While just about everyone agrees that we’ve become a lawsuit nation, is it really class actions by a coterie of private trial lawyers whose enormous settlements and, in Karl Rove’s words, “junk lawsuits” that are subverting democracy? Thomas Geoghegan, whom Time called “a modern-day Quixote of the legal profession,” thinks not.
In this impassioned rebuttal to Philip K. Howard’s The Death of Common Sense, Geoghegan deftly shows how conservatives’ dismantling of America’s postwar legal system opened the floodgates of litigation. Most often people sue, he argues, because of what they have lost—contract rights, pensions, health insurance, decent medical care, and strong unions. Without these methods of preempting and resolving disputes, Americans who face injury, bankruptcy, discrimination, or injustice are left with no recourse but the lawsuit.
Both smart and provocative, See You in Court shows why the right is wrong about the source of our lawsuit culture and points the way back to civil society.
|Publisher:||New Press, The|
|Product dimensions:||5.38(w) x 7.86(h) x 0.75(d)|
About the Author
Thomas Geoghegan is a practicing attorney and the author of several books, including In America’s Court: How a Civil Lawyer Who Likes to Settle Stumbled into a Criminal Trial, the National Book Critics Circle Award finalist Which Side Are You On?: Trying to Be for Labor When It’s Flat on Its Back, See You in Court: How the Right Made America a Lawsuit Nation, and Were You Born on the Wrong Continent?: How the European Model Can Help You Get a Life, all published by The New Press. He has written for The Nation, the New York Times, and Harper’s. He lives in Chicago.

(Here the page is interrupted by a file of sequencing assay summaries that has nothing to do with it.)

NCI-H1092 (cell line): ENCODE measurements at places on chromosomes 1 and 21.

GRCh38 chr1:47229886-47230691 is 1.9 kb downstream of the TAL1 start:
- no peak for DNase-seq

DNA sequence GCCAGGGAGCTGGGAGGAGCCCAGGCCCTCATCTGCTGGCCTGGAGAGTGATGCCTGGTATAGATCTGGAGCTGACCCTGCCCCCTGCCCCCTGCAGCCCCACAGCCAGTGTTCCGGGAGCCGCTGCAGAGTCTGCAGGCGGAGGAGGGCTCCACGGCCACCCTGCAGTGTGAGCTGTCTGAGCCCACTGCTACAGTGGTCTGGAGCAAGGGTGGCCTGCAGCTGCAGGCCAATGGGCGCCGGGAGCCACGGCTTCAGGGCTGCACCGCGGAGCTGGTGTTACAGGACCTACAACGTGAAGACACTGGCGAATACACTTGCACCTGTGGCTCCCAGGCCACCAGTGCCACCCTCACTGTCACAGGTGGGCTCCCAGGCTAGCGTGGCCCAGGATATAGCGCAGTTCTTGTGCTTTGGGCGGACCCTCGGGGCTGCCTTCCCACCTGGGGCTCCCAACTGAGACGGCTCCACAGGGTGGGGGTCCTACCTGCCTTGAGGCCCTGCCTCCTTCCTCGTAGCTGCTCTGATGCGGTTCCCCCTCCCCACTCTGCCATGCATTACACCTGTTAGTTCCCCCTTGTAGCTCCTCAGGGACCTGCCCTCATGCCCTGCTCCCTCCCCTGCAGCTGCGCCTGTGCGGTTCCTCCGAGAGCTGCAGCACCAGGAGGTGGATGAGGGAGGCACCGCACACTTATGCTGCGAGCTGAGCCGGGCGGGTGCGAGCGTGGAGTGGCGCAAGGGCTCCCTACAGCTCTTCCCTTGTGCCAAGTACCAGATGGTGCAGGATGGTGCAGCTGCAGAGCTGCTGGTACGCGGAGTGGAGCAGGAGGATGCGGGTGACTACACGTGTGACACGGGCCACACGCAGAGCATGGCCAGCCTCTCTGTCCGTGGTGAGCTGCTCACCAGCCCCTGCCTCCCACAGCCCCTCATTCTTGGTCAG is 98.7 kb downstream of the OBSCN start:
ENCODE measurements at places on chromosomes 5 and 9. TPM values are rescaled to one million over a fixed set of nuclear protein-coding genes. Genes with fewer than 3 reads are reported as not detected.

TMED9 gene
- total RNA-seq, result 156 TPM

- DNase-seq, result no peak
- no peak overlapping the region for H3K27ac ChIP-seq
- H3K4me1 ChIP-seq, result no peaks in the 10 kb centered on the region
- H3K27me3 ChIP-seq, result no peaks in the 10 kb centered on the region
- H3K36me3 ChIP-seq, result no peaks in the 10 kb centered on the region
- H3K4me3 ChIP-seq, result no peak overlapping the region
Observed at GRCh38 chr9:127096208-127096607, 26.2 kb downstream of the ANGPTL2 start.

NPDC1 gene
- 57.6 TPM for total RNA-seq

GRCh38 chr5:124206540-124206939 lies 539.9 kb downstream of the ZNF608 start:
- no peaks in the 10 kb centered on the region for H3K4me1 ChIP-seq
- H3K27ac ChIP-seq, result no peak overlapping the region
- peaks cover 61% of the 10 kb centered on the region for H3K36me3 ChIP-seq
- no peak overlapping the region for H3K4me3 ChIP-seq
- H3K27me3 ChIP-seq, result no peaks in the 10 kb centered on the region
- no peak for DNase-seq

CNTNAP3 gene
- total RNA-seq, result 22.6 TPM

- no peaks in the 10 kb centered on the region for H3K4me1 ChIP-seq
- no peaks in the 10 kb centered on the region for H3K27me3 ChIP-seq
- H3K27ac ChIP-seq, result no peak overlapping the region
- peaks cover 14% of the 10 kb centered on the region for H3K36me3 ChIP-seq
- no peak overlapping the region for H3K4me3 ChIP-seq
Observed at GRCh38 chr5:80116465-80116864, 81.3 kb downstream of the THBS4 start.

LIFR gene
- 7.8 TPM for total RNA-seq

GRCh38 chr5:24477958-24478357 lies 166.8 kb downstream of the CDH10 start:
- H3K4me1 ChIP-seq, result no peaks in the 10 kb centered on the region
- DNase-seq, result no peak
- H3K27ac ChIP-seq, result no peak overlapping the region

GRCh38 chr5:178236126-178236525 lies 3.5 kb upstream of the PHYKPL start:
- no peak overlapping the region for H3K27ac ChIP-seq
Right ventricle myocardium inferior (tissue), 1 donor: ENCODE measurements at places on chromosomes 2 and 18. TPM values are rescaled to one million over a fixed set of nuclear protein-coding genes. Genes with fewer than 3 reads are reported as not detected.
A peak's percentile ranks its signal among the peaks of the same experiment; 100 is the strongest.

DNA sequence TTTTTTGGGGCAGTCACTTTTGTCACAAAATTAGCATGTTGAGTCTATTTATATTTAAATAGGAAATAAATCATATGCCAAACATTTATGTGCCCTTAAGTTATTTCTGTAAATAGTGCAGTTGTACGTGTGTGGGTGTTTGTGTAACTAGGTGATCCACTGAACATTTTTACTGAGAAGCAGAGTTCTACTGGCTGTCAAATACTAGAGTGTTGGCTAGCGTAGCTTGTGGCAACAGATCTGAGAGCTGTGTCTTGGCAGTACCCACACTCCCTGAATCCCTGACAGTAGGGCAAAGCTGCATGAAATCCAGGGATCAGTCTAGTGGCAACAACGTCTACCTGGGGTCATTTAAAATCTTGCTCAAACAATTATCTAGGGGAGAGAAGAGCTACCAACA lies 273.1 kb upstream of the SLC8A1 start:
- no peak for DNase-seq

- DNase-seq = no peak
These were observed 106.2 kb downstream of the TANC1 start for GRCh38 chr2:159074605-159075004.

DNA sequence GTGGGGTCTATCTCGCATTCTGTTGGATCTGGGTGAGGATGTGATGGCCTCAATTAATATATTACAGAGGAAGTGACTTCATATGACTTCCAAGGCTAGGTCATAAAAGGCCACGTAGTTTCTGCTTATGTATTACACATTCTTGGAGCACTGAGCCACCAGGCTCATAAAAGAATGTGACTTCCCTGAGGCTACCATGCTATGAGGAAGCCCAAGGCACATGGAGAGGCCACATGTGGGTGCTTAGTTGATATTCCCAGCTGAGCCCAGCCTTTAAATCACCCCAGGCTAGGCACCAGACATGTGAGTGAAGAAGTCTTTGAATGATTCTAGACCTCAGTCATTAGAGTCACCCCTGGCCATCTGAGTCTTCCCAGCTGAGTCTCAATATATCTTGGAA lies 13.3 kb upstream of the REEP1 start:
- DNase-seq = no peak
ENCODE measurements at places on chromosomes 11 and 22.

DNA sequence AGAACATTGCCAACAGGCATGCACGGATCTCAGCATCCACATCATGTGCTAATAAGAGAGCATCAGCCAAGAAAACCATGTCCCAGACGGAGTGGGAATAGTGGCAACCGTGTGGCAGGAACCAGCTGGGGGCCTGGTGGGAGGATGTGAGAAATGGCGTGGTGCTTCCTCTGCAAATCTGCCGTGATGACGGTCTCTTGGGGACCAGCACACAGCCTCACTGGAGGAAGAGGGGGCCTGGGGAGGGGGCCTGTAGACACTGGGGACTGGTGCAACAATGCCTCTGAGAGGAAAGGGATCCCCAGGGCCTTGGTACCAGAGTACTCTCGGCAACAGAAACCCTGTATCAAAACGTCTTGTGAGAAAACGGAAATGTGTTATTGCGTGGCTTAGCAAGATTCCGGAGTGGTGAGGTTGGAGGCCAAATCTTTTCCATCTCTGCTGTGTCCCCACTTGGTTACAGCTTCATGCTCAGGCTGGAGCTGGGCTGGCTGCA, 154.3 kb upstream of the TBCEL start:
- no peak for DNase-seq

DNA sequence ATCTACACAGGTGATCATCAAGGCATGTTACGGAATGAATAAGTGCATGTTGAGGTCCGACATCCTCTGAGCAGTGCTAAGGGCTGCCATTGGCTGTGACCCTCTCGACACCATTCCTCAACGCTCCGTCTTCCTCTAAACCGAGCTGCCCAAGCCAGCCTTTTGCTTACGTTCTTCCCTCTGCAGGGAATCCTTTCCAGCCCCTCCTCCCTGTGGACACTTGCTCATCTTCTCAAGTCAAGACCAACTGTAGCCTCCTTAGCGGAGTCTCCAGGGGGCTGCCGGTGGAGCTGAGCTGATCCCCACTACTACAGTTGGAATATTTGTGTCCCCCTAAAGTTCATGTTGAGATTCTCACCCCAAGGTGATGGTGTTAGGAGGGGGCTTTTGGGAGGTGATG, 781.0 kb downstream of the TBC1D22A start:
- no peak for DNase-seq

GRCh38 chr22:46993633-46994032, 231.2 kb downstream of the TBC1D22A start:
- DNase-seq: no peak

Table of Contents
Prologue: A Warning at the Red Mass 1
Do We Have Too Much Democracy? 9
From Contract to Tort: How We Experience the Rule of Law at Work 25
From the Law of Trusts to the Collection Courts: How Charities Came to Prey on Beneficiaries 40
From Administrative Law to No Law: The Rise of the Whistle-Blower and the Trial Lawyer 58
The Deregulation of Public Space: Or, the End of Equity 71
The War on Reason, Uniformity, and Predictability in the Law: Why the Right Hates Class Action 81
Why Litigation Costs Are Going Up 93
How Attacking Litigation Is Increasing Litigation 104
How We Went to Court as Creditors and Ended Up as Debtors 116
Do You Really Want to See a Jury? 132
But Would You Rather Get a Judge? 144
So What Is Our Judicial Philosophy? 164
Living in the Fourth Republic 187
The Case Against Civilization 216
The Plan 225